Diversity Torch: Katie Pezzetti

July 23, 2021 - Liz Schondelmayer

Torch Katie Pezzetti is a junior majoring in Human Capital and Society in MSU’s School of Human Resources and Labor Relations. She is also working on a double minor in Business and Leadership of Organizations. Passionate about creating more equitable workplaces, Katie serves as an intern with the Michigan Employment Clinic where she helps people with disabilities gain access to inclusive employment opportunities. 

Since coming to MSU's campus in the Fall of 2018, Katie has made many meaningful connections with her professors and peers. 

A major highlight of my MSU experience so far involves the relationships I have developed over the last 3 years. I have met some amazing people through school, work, and my internship. Another highlight would include having the opportunity to work with the Michigan Employment Clinic. It has been a great learning experience and I have gained a lot of perspective in these past few months. I am thankful to have my supervisor, Professor Stacy Hickox, for she has provided a lot of guidance and encouragement throughout my time with the clinic. I also enjoy meeting with clients and ultimately helping them with their interview preparations. It is extremely rewarding to see my clients thrive and get excited about their future career opportunities.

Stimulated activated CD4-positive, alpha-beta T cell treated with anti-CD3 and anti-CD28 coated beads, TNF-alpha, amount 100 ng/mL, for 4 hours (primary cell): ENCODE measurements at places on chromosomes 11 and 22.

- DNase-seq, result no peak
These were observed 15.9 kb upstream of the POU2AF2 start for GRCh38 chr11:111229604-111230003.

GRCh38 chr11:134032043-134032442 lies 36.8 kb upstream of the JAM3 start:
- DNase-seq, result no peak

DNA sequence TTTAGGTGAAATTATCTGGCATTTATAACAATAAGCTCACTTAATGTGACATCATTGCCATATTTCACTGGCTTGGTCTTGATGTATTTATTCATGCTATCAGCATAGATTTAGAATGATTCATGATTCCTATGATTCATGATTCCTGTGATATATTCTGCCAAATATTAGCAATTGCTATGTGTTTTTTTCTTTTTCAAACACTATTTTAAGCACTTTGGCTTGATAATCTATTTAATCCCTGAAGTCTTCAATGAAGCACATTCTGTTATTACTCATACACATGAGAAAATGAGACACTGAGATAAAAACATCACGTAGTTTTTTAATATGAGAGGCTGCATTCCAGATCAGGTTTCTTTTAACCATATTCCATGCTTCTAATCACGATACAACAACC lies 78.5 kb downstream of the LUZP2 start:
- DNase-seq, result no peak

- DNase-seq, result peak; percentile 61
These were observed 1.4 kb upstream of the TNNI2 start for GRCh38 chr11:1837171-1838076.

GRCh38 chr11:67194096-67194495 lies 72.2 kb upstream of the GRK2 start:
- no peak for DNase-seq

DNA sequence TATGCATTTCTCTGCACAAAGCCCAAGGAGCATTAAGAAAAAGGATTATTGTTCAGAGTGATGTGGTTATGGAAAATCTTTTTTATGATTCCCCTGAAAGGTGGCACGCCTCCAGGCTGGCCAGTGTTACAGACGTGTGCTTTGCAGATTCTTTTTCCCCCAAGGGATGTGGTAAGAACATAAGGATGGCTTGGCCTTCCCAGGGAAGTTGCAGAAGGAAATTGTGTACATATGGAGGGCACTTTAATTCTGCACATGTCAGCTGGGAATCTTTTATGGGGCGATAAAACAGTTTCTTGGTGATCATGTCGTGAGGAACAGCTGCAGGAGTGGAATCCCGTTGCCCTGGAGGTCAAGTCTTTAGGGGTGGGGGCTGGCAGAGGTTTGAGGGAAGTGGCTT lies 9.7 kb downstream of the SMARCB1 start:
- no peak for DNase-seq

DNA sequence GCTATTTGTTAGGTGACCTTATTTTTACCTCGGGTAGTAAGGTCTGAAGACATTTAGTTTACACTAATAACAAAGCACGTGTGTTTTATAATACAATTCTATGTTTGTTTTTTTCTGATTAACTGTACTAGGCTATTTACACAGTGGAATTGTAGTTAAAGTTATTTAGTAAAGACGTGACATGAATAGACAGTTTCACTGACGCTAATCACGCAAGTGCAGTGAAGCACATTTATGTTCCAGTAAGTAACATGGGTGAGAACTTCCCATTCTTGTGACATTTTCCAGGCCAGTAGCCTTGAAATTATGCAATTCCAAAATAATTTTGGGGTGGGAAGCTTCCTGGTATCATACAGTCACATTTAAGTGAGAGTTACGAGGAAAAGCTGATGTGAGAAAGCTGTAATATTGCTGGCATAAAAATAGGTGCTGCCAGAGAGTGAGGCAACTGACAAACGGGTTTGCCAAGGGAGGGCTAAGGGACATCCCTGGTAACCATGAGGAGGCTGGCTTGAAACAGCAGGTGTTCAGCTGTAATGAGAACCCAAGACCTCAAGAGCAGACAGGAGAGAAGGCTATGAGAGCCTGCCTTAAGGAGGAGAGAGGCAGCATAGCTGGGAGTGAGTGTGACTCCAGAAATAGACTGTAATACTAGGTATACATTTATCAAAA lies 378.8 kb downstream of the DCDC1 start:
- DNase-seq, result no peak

Katie began her internship with the Michigan Employment Clinic earlier this year. Her role includes helping those with disabilities find employment opportunities, while also working with employers to make sure their workplaces are equitable and inclusive for her clients.

I got started at the Michigan Employment Clinic in January 2021 as an intern. I am currently still an intern for them as well as the Volunteer Coordinator for Spartan Fair Chance which is an MSU organization that we partner with that help underprivileged families find employment (specifically those who have interacted with the criminal justice system). 

We also partner with Spartan Project SEARCH which is a one-year school-to-work transition program for high school students with intellectual and developmental disabilities to gain employment skills through internships. We have about a 100 possible internship sites at MSU that I have emailed about partnering with us to provide these students with internships in the fall and spring semesters. 

I have also helped with ASSET-EPASS students, which is a training and support program that helps students with disabilities on work-related social skills and job preparation. Throughout the spring, I assisted in resume/cover letter workshops, interview preparation, and both phone and zoom mock interviews. All these workshops that I participated in were designed to help these students prepare for all work-related situations.

I also created three diversity, equity, and inclusion (DEI) pledges for employers to sign. These pledges are designed for employers to complete in order to gauge both their organizations current commitment to inclusion in the workplace and how to further advance their inclusion practices now and in the future.